In an effort to regain custody of his two young sons, Josh Powell recently wrote a letter in which he boasted about his superior parenting skills while acknowledging the stress of being suspected in his wife's 2009 disappearance. "I have proven myself as a fit and loving father," Powell wrote days before he killed his...
Days before Josh Powell killed himself and his two sons in a gasoline-fueled house fire, he boasted about his superior parenting skills while acknowledging “mistakes” and the stress of being suspected in his wife’s 2009 disappearance.
Powell filed a six-page letter Wednesday in a complex, acrimonious three-way child-custody battle he had waged with his in-laws and the state Department of Social and Health Services (DSHS) since September. DSHS took custody of Powell’s sons, Charlie, 7, and Braden, 5, after Powell’s father, with whom they were living at the time, was arrested on child-pornography charges.
The state placed the boys in the care of Powell’s in-laws, Charles and Judy Cox, in Puyallup. Powell was granted twice weekly visits with his sons, including Sunday visits in his rental house in Graham, where the arson erupted.
The Coxes have repeatedly accused Powell of playing a role in the disappearance of their daughter, Susan Powell, in Utah on Dec. 7, 2009. Police in West Valley City, where the couple lived, have long considered Powell a person of interest in the ongoing investigation.
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In his letter, Powell fired back at the Coxes, accusing them of endangering the boys with an ongoing home-remodeling project. He pleaded to regain custody of the boys, despite the ongoing suspicion and a series of investigations by Child Protective Services.
“I have proven myself as a fit and loving father who provides a stable home even in the face of great adversity,” Powell wrote.
“A lesser person would fall under the intense scrutiny I am facing, but apparently my inherent resilience as a person makes it increasingly difficult for them to pursue their agenda. I am standing tall for my sons, but it deeply hurts to face such ridicule and abuse.”
On Monday, Chuck and Judy Cox said they wish Powell had not been allowed to have visits with the children on his “own turf.” However, both acknowledged that under the law Powell was entitled to visitation.
Judy Cox said she thinks “there needs more and better supervision with people like Josh.”
Laws are written by civilized people and “civilized people cannot even comprehend something like this,” said Chuck Cox.
Judy Cox speculates his act was motivated by “desperation, selfishness and cowardice.”
“He claims to love his children, but he destroys them in a fire?” said Chuck Cox, his voice breaking.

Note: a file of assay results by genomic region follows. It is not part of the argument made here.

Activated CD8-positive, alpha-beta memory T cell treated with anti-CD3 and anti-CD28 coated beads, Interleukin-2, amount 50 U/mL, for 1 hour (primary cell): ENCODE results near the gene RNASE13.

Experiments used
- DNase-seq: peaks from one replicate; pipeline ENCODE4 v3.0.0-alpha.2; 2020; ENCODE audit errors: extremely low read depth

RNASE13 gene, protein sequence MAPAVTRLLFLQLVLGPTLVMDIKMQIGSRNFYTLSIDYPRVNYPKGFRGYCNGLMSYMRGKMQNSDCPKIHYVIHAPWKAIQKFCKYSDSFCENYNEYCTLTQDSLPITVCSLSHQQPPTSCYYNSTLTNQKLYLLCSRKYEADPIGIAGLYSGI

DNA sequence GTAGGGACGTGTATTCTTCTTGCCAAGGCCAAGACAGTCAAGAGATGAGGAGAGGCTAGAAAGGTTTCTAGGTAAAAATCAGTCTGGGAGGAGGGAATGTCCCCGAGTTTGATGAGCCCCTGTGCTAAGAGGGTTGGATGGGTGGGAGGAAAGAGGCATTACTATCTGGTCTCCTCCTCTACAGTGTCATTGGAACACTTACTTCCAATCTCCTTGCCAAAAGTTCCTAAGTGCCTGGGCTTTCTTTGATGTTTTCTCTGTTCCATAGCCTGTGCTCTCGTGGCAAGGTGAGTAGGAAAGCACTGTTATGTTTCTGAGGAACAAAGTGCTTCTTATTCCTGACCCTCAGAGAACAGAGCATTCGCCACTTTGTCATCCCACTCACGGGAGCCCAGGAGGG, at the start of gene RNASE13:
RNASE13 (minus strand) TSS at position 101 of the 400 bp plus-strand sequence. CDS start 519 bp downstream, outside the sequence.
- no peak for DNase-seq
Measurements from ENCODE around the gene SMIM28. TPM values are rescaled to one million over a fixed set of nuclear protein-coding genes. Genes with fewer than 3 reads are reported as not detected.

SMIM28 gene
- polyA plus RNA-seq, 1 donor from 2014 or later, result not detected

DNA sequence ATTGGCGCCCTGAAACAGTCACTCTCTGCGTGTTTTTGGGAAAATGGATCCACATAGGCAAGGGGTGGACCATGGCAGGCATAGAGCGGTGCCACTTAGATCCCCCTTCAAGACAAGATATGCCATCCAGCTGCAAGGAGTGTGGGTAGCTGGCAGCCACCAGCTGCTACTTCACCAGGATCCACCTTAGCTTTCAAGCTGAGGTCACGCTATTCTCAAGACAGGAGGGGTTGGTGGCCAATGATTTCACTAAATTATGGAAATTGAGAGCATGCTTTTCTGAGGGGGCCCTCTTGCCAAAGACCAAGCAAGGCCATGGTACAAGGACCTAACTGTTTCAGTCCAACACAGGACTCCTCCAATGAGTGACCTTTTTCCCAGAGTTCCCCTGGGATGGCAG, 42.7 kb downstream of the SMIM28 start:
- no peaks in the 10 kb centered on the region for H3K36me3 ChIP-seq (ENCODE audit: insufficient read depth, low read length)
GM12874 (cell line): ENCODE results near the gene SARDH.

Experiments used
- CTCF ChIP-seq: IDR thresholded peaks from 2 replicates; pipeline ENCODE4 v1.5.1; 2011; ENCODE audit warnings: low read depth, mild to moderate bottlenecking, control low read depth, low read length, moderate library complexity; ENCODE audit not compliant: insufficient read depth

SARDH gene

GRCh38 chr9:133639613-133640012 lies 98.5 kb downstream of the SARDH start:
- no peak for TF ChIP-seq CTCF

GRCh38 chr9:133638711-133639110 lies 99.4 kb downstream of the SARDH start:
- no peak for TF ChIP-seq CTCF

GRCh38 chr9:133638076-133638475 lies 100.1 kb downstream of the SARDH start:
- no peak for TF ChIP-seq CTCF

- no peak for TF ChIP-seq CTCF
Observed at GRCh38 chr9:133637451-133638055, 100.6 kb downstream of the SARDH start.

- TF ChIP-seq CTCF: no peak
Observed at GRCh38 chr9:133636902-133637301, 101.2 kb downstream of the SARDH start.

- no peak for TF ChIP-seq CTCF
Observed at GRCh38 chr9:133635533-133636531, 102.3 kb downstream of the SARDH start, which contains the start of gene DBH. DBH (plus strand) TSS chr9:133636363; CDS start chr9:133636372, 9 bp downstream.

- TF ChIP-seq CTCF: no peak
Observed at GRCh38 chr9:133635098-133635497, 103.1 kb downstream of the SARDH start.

DSHS spokeswoman Sherry Hill said state social workers had no evidence that Powell was a danger to the children or himself.
“If we have a case [where] we believe someone was very dangerous, it would have been handled differently,” said Hill. State child-welfare officials could have required the visitations occur in a DSHS office, or even with a police officer present.
Shortly after noon Sunday, authorities were called to Powell’s Graham rental house for reports of a fire. A contract worker hired by the state to provide transportation and monitor the visits between Powell and his sons was among the first 911 calls, and reported to police and her supervisors that Powell whisked the children in and slammed the door in her face moments before the fire erupted.
The worker has not been identified by Child Protective Services, but is described as working with Powell and the Cox family for several months. Foster Care Resource Network, which contracts with the state to work with foster children, adoptive parents and caregivers in Pierce and Kitsap counties, did not return calls Monday.
Thomas Shapley, senior director of public affairs for DSHS, told The Salt Lake Tribune that Powell’s visits with his sons initially took place at the network’s offices but had been in Powell’s home since Nov. 2. A decision was made that it was appropriate to have the visits in that setting, he said.
The worker drove the two boys from the Cox house to visit with Powell for four hours every Wednesday and Sunday, Hill said. The Sunday visits were at Powell’s home. During the visits the worker took notes about the boys’ interaction with their father and was required to submit her notes to Child Protective Services within five days of the visit.
“When they have supervised visits, they [the worker] must be within sight and sound of the child and all parties during the visit,” Hill said.
The state requires that all contract employees hired to handle such supervised visits have a minimum of 20 hours of training on child abuse, neglect, domestic violence and family dynamics, Hill said.
Documents filed in Pierce County Superior Court show that Powell’s sister, Jennifer Graves, feared her brother was “exhibiting signs of serious mental-health problems since Susan’s disappearance,” and urged the court to order psychological testing for him.
On Wednesday, despite Powell’s impassioned letter, Pierce County Superior Court Judge Kathryn Nelson ordered him to undergo a psychosexual evaluation and polygraph test, noting the “extreme child porn” found in a home Josh Powell and his boys had shared with his father. Steven Powell is being held in Pierce County Jail on charges of voyeurism and possessing child pornography.
Nelson also ordered the children to remain with their grandparents.
In his letter to the judge, Powell admitted “some mistakes and wrong judgments,” without specifying them. Apparently referencing his missing wife, he wrote, “My own heart was free of any guilt regardless of what people claim.”
Seattle Times staff reporter Christine Clarridge and news researcher Miyoko Wolf contributed to this report.